No, the Tricolore Is Not Like the Swastika or the Banner of ISIS

No, the Tricolore Is Not Like the Swastika or the Banner of ISIS

That there is reason to write the headline of this piece should be concerning in itself. On Sunday, Rhodes Must Fall Oxford leader Ntokozo Qwabe described the Tricolore as a "violent symbol" comparable to the Swastika, and implied that France was no less morally repugnant than ISIS. Such a description is, frankly, obscene - and only shows how far the student activist Left has fallen.

The comparison of the flag of France to that of its occupiers in World War II seems by far the most disingenuous and offensive. There is quite simply no moral equivalence between France - a liberal democracy which, while under occupation was the site of many massacres and atrocities and lost 50,000 fighters who continued to resist during the occupation - and the Nazi regime which sent six million Jews ) to their deaths in the worst genocide in history. No more should need to be said on this matter.

But the statements of Mr. Qwabe which are perhaps more shocking in the current climate are those in which he refused to concede that ISIS was worse than France, instead contending that French bombs are "no less significant" - ultimately suggesting a moral equivalence. Lest we forget, only last month 130 people were killed in Paris in a series of bombings and shootings at the hands of ISIS. To suggest a moral equivalence between these attackers and the country they targeted is morally repugnant, yet it is not even unique; the first response of Stop the War Coalition to Paris (since deleted) contended that France was reaping its reward for military interventionism, and its response to Charlie Hebdo was equally disingenuous, arguing that such attacks should be happening more regularly because of "provocation" of Muslims.

When we move beyond France and into the wider world, the contrast between ISIS and France (predictably) grows even starker still. One is a pseudo-state which beheads and burns people alive on camera, executes other Muslims for "apostasy", forces minority women into sexual slavery (or kills them if they consider them to be too old), and destroys UNESCO World Heritage Sites, and the other is a free, secular democracy where all citizens have equal rights protected by law.

And to deal with the contention that French airstrikes are "no less significant" than ISIS suicide bombs, the difference is in fact very clear. While ISIS wages a campaign of global terror and blows people up with the express aim of killing civilians, French airstrikes on ISIS aim to kill its members (who subject their territory to a reign of oppression), and every civilian death is a tragedy - not a goal. On a related point, it is interesting to note how Mr. Qwabe describes France as "bomb[ing] Afri[c]a... for its imperial interests" when France's last bombing campaign in Africa was in support of the Malian government against Islamist terrorists in the North at the request of the government, which hardly fits the description of terrorising the country unless - like Stop the War - you perceive all Western military intervention as inherently bad.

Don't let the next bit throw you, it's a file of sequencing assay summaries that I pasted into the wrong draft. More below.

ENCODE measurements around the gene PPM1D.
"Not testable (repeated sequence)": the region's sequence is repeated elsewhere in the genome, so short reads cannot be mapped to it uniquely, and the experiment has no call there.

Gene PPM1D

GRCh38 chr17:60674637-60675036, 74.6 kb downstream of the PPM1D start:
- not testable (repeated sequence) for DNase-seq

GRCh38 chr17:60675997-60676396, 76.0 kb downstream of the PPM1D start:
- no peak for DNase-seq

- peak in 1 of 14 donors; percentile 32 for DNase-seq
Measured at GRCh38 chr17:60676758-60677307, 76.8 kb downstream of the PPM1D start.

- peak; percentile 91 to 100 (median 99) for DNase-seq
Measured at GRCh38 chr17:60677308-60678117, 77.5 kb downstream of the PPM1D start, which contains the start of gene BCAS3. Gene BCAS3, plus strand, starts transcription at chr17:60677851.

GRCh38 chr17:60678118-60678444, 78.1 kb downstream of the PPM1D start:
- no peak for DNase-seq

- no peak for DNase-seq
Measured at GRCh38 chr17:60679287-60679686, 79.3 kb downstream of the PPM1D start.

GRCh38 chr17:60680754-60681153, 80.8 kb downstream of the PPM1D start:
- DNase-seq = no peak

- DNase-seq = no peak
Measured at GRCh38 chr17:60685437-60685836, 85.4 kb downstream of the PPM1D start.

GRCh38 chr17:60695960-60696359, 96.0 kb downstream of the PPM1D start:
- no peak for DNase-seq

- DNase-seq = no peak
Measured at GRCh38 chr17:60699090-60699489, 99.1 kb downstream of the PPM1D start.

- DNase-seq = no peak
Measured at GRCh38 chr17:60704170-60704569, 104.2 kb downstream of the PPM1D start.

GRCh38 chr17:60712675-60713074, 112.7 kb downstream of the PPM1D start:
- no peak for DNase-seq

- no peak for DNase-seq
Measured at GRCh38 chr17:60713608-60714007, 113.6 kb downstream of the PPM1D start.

Again, however, attempts to cast the suicide bombs of ISIS as morally equivalent to the airstrikes aimed at debilitating and destroying the terror group are not unique and have been undertaken by Stop the War, which described Britain as being no less sociopathic than ISIS, and even went as far as to claim that those fighting for ISIS were closer to the spirit of the International Brigades than the government's efforts to stop them.

Unfortunately, this is far from the only blatant demonstration of the warped moral compass guiding the student "activist" far-left even this year. This is a moral compass that considers the very presence of a statue to be "violent", but doesn't reach the same conclusion on Tweets with the hashtag "kill all white men"; which sees Feminist and LGBTQ Societies standing "in solidarity" with Islamists attempting to shut down a talk by Maryam Namazie rather than with Namazie's right to free speech as an Ex-Muslim; and which considers the government's decision to bomb ISIS more worthy of condemnation than ISIS's terror attacks on Paris.

Yet the fallacy behind both this attack on the Tricolore and the RMF movement as a whole is the same; you have no right to browbeat an interpretation of the Tricolore as equivalent to the Nazi or ISIS flags any more than you have a right to do the same with an interpretation of Rhodes as "worse than Hitler" without being challenged. But until more of the opponents of such movements take up the challenge before them and criticise such groups in public - despite how loud and angry they are - they will only grow in confidence, influence on campus, and (it would appear) moral absurdity.


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